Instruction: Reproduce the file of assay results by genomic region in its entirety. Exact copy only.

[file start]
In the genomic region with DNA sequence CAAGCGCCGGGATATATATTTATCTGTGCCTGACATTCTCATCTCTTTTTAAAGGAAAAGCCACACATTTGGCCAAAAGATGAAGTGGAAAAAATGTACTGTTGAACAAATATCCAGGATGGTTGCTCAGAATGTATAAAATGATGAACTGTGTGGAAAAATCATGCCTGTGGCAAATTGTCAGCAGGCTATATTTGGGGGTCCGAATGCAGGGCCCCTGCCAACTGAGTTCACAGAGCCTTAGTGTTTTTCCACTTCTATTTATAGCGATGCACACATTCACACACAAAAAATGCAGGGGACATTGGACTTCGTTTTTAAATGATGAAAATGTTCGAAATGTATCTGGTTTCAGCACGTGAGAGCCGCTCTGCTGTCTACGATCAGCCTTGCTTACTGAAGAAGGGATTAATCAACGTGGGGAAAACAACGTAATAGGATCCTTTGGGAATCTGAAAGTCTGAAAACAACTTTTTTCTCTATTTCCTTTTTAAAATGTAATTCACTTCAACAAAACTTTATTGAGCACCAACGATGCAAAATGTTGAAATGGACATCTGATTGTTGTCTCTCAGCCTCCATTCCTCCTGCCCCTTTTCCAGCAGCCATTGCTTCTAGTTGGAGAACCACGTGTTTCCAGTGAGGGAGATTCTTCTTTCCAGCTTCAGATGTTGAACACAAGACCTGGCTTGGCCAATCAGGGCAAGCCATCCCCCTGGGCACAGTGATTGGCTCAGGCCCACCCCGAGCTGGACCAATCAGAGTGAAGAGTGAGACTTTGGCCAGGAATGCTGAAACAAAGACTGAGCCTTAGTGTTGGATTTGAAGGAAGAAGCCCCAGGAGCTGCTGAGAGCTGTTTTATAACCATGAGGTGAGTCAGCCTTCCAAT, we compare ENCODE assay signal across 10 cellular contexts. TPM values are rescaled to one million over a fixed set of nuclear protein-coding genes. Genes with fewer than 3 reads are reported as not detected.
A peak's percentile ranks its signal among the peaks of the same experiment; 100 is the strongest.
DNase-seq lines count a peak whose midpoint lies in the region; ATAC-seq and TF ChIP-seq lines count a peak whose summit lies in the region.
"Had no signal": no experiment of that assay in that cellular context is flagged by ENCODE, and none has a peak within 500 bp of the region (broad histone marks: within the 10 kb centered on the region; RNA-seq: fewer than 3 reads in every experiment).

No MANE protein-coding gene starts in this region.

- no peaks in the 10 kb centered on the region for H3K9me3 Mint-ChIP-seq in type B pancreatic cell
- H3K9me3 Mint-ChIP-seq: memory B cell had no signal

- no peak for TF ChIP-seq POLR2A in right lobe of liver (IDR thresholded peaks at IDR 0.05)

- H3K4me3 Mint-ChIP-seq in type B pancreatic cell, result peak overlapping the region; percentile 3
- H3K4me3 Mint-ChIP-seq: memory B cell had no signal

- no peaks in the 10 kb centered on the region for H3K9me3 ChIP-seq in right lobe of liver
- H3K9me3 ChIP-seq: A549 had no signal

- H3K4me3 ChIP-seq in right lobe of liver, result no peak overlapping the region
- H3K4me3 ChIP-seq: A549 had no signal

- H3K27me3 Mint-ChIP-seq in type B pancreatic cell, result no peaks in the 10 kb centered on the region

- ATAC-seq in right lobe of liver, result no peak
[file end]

In the genomic region with DNA sequence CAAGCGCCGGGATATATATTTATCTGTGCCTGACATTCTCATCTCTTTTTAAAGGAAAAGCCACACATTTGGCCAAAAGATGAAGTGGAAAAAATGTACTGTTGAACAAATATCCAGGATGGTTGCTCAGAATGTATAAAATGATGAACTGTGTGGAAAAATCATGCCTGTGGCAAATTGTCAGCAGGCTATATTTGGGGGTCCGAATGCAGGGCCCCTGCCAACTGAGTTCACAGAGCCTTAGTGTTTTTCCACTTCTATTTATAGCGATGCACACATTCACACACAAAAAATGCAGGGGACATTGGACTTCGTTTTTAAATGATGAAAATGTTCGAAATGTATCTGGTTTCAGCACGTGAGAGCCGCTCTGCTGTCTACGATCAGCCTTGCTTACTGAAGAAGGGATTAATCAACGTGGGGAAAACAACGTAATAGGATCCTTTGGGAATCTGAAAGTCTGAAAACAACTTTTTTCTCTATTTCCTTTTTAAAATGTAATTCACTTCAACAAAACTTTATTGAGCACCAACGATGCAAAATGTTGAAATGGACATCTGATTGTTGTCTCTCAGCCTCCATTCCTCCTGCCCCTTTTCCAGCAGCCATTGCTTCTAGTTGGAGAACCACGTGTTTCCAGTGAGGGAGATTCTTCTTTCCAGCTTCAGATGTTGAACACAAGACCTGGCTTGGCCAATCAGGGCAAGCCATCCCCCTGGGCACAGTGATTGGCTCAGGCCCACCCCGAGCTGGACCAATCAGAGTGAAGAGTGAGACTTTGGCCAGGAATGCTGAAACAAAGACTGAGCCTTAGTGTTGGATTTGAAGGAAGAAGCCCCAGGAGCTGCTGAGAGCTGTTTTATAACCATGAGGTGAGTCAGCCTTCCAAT, we compare ENCODE assay signal across 10 cellular contexts. TPM values are rescaled to one million over a fixed set of nuclear protein-coding genes. Genes with fewer than 3 reads are reported as not detected.
A peak's percentile ranks its signal among the peaks of the same experiment; 100 is the strongest.
DNase-seq lines count a peak whose midpoint lies in the region; ATAC-seq and TF ChIP-seq lines count a peak whose summit lies in the region.
"Had no signal": no experiment of that assay in that cellular context is flagged by ENCODE, and none has a peak within 500 bp of the region (broad histone marks: within the 10 kb centered on the region; RNA-seq: fewer than 3 reads in every experiment).

No MANE protein-coding gene starts in this region.

- no peaks in the 10 kb centered on the region for H3K9me3 Mint-ChIP-seq in type B pancreatic cell
- H3K9me3 Mint-ChIP-seq: memory B cell had no signal

- no peak for TF ChIP-seq POLR2A in right lobe of liver (IDR thresholded peaks at IDR 0.05)

- H3K4me3 Mint-ChIP-seq in type B pancreatic cell, result peak overlapping the region; percentile 3
- H3K4me3 Mint-ChIP-seq: memory B cell had no signal

- no peaks in the 10 kb centered on the region for H3K9me3 ChIP-seq in right lobe of liver
- H3K9me3 ChIP-seq: A549 had no signal

- H3K4me3 ChIP-seq in right lobe of liver, result no peak overlapping the region
- H3K4me3 ChIP-seq: A549 had no signal

- H3K27me3 Mint-ChIP-seq in type B pancreatic cell, result no peaks in the 10 kb centered on the region

- ATAC-seq in right lobe of liver, result no peak